All the conversations happening about literacy learning and the science of reading definitely encourage teachers and schools to look carefully at their instructional practices—and, often, to explore new ones that help kids. One of these is the sound wall. Check out these fantastic resources to get you started using one in your classroom.
What is a sound wall?
This student resource shows the 44 phonemes (sounds) in the English language. It includes consonant sounds and vowel sounds and the various ways to spell each sound.
How is a sound wall different from a word wall?
A sound wall is not a word wall. These two resources are different because:
- To use a word wall, one must be able to read the words, so kids often need teacher help. A sound wall encourages independent use. It helps kids progress from what they can do—say sounds—to what they are learning to do—spell and read words that include those sounds.
- A word wall is organized in alphabetical order. Words are sorted by the first letter of each word. They are usually high-frequency words or other often-used words, like students’ names. A sound wall is organized by how sounds are produced. Example words may include those sounds in any position in the word. A sound wall also includes sounds represented by combinations of letters.
- A word wall helps kids learn individual words. A sound wall aims to help kids apply letter and sound knowledge to any applicable word.
How do you set up a sound wall?
1. Map out your space.
A sound wall should have two distinct sections, one for all the consonant sounds and one for the vowel sounds. You can plan to set up the wall with students as you teach sounds, or set up the entire display and cover sounds until you teach them.
Arrange consonant sounds based on how we articulate them, from the front of the mouth to the back of the throat. Sounds that are produced similarly are grouped together. For instance, /p/ and /b/ use the same mouth position, though /p/ is unvoiced and /b/ is voiced. They are neighbors on the sound wall.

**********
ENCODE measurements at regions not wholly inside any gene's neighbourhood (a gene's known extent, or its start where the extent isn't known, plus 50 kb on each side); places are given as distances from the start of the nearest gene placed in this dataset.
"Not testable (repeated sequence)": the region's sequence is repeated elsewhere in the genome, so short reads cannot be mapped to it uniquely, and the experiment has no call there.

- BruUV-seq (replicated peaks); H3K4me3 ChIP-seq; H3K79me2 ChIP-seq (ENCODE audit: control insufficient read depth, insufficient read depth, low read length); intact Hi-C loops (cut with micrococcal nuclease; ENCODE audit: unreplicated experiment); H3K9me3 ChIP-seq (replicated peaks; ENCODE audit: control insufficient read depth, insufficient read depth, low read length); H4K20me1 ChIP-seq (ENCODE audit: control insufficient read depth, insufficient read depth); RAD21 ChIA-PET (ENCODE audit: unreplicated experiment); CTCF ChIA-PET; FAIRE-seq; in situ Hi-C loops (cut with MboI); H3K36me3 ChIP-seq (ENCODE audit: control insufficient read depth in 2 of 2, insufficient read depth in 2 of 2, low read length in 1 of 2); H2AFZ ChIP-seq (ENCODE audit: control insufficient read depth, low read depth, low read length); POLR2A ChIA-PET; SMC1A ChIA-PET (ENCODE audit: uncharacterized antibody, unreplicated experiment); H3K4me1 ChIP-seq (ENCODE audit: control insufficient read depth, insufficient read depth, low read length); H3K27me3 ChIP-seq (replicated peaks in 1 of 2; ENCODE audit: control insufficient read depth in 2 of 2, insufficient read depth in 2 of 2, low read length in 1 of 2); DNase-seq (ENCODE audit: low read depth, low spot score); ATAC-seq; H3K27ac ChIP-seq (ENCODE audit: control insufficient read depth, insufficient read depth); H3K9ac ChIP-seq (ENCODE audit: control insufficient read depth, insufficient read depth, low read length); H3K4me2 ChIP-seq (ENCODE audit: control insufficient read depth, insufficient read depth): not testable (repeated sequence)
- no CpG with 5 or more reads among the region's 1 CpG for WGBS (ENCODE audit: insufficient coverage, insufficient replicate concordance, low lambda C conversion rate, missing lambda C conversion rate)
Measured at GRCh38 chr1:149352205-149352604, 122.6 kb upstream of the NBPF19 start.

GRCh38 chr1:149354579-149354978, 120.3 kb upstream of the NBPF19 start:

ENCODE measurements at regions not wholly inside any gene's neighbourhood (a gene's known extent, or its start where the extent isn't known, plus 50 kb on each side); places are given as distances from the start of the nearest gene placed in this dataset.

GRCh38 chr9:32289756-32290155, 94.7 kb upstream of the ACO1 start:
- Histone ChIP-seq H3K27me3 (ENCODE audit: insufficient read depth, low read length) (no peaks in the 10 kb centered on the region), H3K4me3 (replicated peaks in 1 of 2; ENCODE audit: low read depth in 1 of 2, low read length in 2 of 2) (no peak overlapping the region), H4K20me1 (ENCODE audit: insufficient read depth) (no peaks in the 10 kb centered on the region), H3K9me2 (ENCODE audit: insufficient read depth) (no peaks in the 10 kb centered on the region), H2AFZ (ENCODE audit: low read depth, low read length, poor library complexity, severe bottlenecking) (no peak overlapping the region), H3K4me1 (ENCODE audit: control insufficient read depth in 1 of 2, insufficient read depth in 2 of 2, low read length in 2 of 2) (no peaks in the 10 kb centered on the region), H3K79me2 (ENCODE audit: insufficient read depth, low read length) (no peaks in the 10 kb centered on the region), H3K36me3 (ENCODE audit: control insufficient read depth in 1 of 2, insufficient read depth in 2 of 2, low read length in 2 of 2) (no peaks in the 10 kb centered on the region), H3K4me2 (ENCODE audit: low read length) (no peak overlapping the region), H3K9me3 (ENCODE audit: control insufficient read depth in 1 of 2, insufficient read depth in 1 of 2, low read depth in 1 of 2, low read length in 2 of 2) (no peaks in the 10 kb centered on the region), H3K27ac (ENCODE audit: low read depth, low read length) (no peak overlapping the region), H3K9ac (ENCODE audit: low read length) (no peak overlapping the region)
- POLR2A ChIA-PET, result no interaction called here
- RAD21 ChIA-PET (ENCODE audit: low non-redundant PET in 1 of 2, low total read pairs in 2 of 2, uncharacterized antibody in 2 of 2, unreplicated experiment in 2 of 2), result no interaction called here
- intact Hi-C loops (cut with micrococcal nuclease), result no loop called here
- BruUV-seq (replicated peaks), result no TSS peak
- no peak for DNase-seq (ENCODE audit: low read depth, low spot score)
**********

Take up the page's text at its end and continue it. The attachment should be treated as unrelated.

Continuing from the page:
Source: Mrs. Winter’s Bliss
Arrange vowel sounds in a “valley” shape that reflects how the mouth opens to make each sound. The long /e/ sound uses a wide grin shape. (Think, “Cheese!”) The short /o/ sound uses an open “o” mouth shape and represents the bottom of the valley.
Source: Mrs. Winter’s Bliss
For a full run-down on the articulation of the 44 phonemes in the English language, and tips for introducing them to kids, check out this training from literacy specialist Mary Dahlgren around the 39-minute mark. Also check out her blog post for more about laying out the space to support instruction.
2. Add picture cues and alternative spellings of sounds.
Picture cues with example words for each sound are super-helpful, as are photos of kids’ mouths producing each sound. As kids become familiar with the most common spellings of each sound, you can introduce alternative spellings—for instance, the /c/ sound can be spelled with c, k, ck, or even ch as in “school.” You can add these below the primary spelling.
3. Use it for teaching!
A common complaint about classroom word walls is that it’s easy for them to become part of the classroom wallpaper. So put that sound wall to work! Teach kids what the speech-related terms mean. Develop routines for teaching about each individual sound, or work it into your existing phonological awareness and phonics programs. Mrs. Winter’s Bliss has a helpful step-by-step primer.
More sound wall inspiration and tips
A sound wall can be daunting to set up, especially if this way of thinking about and teaching sounds is new to you. Here are some more examples and possibilities to inspire you.
Repurpose materials you already have
You don’t need to start from scratch—you can rearrange alphabet cards you already have!
Add some motivational drama by “unlocking” sounds. Uncover them one by one as you teach them.
Add user-friendly touches
Encourage kids to use your sound wall for spelling help by adding mirrors. They can look at themselves while saying the sounds in a word and match their mouth positions to the mouth pictures. A convenient spot for writing helps too!
Add some high-frequency words
If you loved having high-frequency words on a word wall, there’s no reason you can’t add some of them to a sound wall. Focus on helping kids connect the sounds in the words to the letters that represent them.
Make it desk-sized
Personal resources can be invaluable for some kiddos.
Do you have a sound wall in your classroom? Tell us about it in the comments!
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